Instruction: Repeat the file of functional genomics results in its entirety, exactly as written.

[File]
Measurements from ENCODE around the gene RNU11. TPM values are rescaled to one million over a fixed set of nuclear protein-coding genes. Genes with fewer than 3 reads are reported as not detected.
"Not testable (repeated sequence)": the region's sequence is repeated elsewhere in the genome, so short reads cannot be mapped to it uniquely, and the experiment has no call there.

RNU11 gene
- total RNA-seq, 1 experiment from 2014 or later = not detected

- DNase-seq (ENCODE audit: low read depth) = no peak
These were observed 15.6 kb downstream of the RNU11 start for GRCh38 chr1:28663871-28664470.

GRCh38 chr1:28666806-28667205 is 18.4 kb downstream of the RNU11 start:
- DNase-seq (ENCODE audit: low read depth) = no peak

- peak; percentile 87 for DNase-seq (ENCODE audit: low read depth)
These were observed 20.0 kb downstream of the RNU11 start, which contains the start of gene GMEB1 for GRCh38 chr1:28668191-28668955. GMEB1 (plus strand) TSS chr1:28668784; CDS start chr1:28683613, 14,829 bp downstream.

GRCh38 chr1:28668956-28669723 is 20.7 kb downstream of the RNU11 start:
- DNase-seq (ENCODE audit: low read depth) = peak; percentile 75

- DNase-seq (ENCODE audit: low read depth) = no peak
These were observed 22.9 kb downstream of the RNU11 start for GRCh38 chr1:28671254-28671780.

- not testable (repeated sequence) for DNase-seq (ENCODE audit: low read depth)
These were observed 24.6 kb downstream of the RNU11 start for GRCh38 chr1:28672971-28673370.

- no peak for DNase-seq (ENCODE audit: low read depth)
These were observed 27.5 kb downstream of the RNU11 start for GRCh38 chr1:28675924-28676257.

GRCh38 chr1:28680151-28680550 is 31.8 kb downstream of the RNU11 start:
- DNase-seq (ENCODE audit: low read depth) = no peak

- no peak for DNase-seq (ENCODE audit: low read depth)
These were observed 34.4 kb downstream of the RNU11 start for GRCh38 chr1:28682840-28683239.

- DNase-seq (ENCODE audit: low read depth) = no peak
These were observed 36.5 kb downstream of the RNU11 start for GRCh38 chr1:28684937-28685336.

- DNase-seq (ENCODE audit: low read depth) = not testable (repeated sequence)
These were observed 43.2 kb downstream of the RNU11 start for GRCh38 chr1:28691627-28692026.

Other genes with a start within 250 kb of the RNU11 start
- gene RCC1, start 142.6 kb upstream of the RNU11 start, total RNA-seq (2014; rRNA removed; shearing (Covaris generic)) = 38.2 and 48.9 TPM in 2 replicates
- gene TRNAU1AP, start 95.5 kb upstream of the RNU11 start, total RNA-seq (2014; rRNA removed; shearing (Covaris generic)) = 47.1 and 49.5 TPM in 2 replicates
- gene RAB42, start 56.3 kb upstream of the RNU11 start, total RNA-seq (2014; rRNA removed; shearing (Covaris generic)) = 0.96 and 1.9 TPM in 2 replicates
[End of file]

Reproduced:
Measurements from ENCODE around the gene RNU11. TPM values are rescaled to one million over a fixed set of nuclear protein-coding genes. Genes with fewer than 3 reads are reported as not detected.
"Not testable (repeated sequence)": the region's sequence is repeated elsewhere in the genome, so short reads cannot be mapped to it uniquely, and the experiment has no call there.

RNU11 gene
- total RNA-seq, 1 experiment from 2014 or later = not detected

- DNase-seq (ENCODE audit: low read depth) = no peak
These were observed 15.6 kb downstream of the RNU11 start for GRCh38 chr1:28663871-28664470.

GRCh38 chr1:28666806-28667205 is 18.4 kb downstream of the RNU11 start:
- DNase-seq (ENCODE audit: low read depth) = no peak

- peak; percentile 87 for DNase-seq (ENCODE audit: low read depth)
These were observed 20.0 kb downstream of the RNU11 start, which contains the start of gene GMEB1 for GRCh38 chr1:28668191-28668955. GMEB1 (plus strand) TSS chr1:28668784; CDS start chr1:28683613, 14,829 bp downstream.

GRCh38 chr1:28668956-28669723 is 20.7 kb downstream of the RNU11 start:
- DNase-seq (ENCODE audit: low read depth) = peak; percentile 75

- DNase-seq (ENCODE audit: low read depth) = no peak
These were observed 22.9 kb downstream of the RNU11 start for GRCh38 chr1:28671254-28671780.

- not testable (repeated sequence) for DNase-seq (ENCODE audit: low read depth)
These were observed 24.6 kb downstream of the RNU11 start for GRCh38 chr1:28672971-28673370.

- no peak for DNase-seq (ENCODE audit: low read depth)
These were observed 27.5 kb downstream of the RNU11 start for GRCh38 chr1:28675924-28676257.

GRCh38 chr1:28680151-28680550 is 31.8 kb downstream of the RNU11 start:
- DNase-seq (ENCODE audit: low read depth) = no peak

- no peak for DNase-seq (ENCODE audit: low read depth)
These were observed 34.4 kb downstream of the RNU11 start for GRCh38 chr1:28682840-28683239.

- DNase-seq (ENCODE audit: low read depth) = no peak
These were observed 36.5 kb downstream of the RNU11 start for GRCh38 chr1:28684937-28685336.

- DNase-seq (ENCODE audit: low read depth) = not testable (repeated sequence)
These were observed 43.2 kb downstream of the RNU11 start for GRCh38 chr1:28691627-28692026.

Other genes with a start within 250 kb of the RNU11 start
- gene RCC1, start 142.6 kb upstream of the RNU11 start, total RNA-seq (2014; rRNA removed; shearing (Covaris generic)) = 38.2 and 48.9 TPM in 2 replicates
- gene TRNAU1AP, start 95.5 kb upstream of the RNU11 start, total RNA-seq (2014; rRNA removed; shearing (Covaris generic)) = 47.1 and 49.5 TPM in 2 replicates
- gene RAB42, start 56.3 kb upstream of the RNU11 start, total RNA-seq (2014; rRNA removed; shearing (Covaris generic)) = 0.96 and 1.9 TPM in 2 replicates